Any yoga teacher, who is also inclined towards writing and thinking, will eventually write about rest and relaxation. If there is a goal to our physical practice, it is being able to rest and relax in a deep and a profound way. Our classes usually end with a period of rest and relaxation, but a period of relaxation that often is too short and not entirely satisfying. Rest and Relaxation have a natural course to take and ten or fifteen minutes might only be just the beginning to that course. A half hour to an hour might be more like it. And in that time a number of distinct and rather interesting experiences can occur, and be recognized, if the practitioner remains conscious and awake. I always like to mention that there are no rules I know about against falling asleep during the rest period. It is allowed and probably necessary for those of us who are really extremely tired or sleep deprived and a whole lot of us are.
Yet if you do remain mostly conscious and awake during a period of conscious relaxation there are some features to the experience that are worth mentioning and taking note of. Perhaps quickly, or maybe after 10 or 15 minutes of remaining still, supine, and comfortably supported and warm, we begin to sink away. We get to feeling heavy, immobile, gently paralysed. The sensation can be greeted with panic or as a welcome relief from all the frantic and frenetic activity we usually are engaged in in our active lives. Welcome the paralysis, surrender to the immobility, let it have its way with you.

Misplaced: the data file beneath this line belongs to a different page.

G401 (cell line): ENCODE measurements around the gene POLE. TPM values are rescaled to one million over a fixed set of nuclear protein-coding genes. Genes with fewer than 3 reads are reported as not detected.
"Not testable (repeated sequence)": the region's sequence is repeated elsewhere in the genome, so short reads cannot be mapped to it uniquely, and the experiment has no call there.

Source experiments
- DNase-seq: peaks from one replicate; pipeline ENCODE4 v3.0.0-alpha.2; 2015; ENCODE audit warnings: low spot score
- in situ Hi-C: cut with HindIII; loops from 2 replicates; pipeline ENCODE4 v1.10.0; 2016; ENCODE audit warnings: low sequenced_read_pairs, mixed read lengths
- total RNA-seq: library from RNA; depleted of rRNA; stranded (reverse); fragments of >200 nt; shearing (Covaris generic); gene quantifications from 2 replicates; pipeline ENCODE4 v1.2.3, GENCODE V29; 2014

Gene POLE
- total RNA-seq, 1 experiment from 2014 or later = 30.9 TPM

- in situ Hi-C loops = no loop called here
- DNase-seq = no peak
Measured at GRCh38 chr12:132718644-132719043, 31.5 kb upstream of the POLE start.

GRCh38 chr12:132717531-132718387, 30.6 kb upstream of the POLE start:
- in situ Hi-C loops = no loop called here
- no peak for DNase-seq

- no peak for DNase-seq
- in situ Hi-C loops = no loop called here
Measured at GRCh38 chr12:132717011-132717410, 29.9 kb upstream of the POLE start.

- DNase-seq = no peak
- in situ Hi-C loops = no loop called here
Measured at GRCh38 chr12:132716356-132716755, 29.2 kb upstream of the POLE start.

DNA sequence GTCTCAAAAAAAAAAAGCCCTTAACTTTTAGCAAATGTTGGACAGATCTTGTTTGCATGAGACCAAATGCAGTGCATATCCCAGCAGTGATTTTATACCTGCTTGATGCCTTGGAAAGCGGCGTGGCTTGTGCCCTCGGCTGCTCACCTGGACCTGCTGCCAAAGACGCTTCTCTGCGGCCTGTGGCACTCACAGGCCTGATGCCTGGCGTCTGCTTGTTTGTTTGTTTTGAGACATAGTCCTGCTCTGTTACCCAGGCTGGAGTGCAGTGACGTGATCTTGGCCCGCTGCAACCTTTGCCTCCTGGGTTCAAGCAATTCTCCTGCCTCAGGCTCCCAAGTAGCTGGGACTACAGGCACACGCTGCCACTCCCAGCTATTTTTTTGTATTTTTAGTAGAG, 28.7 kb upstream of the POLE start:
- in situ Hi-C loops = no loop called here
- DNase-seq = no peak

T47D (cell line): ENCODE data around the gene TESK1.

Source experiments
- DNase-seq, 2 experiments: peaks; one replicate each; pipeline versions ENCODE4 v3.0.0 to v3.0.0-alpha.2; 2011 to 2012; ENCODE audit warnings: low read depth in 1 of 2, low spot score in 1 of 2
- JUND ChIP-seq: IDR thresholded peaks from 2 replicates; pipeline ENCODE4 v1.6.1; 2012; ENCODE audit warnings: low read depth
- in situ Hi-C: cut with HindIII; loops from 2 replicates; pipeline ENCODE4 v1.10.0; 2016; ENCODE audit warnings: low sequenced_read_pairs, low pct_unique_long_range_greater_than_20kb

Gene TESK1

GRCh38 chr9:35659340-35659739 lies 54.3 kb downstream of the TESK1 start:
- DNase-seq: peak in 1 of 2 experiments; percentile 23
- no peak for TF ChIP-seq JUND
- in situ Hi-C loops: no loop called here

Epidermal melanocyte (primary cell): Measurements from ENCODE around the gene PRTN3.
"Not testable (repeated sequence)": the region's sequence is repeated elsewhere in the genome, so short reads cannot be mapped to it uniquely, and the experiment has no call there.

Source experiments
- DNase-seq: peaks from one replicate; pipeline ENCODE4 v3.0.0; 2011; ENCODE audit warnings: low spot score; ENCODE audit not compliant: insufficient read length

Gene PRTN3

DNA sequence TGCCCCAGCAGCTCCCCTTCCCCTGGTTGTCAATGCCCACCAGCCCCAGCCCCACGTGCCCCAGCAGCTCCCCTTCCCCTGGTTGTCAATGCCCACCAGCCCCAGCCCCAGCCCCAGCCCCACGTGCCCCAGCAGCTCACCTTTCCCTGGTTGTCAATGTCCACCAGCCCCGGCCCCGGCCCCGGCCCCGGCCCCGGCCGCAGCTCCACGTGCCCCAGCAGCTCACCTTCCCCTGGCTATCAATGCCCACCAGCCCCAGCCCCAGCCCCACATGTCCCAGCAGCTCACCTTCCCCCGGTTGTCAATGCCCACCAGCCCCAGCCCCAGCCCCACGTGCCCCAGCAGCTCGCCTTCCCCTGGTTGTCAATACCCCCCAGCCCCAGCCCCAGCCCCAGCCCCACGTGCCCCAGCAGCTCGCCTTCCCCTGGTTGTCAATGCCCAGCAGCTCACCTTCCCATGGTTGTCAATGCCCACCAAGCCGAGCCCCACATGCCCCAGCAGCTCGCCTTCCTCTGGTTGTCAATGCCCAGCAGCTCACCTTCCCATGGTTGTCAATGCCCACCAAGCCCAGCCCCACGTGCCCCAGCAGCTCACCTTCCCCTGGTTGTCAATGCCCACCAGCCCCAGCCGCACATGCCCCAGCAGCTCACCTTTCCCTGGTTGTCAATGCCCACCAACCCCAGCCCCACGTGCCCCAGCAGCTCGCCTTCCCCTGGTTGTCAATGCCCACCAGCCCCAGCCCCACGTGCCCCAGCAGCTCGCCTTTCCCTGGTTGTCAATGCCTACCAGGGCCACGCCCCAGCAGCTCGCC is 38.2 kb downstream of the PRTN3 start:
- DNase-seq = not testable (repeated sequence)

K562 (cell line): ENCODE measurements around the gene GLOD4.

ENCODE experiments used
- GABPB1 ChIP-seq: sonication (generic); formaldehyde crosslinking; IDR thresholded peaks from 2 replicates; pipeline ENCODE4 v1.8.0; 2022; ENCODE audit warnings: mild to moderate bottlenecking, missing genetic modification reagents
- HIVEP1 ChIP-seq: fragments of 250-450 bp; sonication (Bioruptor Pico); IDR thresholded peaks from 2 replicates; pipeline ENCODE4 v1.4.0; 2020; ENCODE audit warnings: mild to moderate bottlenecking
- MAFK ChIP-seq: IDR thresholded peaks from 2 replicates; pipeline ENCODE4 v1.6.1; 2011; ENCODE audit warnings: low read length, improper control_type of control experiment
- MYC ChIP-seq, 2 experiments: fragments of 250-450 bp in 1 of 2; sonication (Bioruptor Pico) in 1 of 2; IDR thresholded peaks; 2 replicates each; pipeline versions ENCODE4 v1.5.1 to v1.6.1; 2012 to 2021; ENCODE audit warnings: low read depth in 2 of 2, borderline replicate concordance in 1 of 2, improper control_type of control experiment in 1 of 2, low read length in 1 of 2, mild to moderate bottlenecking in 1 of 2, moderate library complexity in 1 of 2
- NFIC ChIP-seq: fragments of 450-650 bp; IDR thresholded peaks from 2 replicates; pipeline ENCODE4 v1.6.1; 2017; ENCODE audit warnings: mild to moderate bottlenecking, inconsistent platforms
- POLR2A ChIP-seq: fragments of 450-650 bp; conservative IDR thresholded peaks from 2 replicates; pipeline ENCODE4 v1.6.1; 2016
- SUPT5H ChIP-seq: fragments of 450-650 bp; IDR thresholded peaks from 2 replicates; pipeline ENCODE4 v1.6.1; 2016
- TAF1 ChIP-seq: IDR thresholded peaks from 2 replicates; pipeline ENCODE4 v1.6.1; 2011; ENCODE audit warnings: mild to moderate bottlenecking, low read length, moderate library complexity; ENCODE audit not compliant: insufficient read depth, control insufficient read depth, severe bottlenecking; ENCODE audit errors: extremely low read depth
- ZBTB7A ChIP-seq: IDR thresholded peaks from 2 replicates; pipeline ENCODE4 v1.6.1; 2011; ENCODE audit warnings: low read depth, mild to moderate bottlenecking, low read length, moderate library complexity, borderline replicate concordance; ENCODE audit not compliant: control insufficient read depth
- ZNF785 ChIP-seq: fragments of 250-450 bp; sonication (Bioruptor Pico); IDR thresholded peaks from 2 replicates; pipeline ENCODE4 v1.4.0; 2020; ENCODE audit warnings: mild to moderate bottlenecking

You may notice a reversal of circulation in the body. A hot head becomes cooler and hands and feet may warm. The images and echos, that usually fill our dancing and prancing minds, quiet down and become less insistent that we pay them a lot of attention. What a sweet repose we enter into and then there is the growing conviction that we might never move or do anything ever again. Ease, peace, quiet, rest, relaxation, bliss become who and what we are. No more no less.
Inevitably and eventually we emerge from such a state but emerge rested, refreshed, and maybe a little more in tune with who we are naturally and a little more at home in our bodies and in the universe.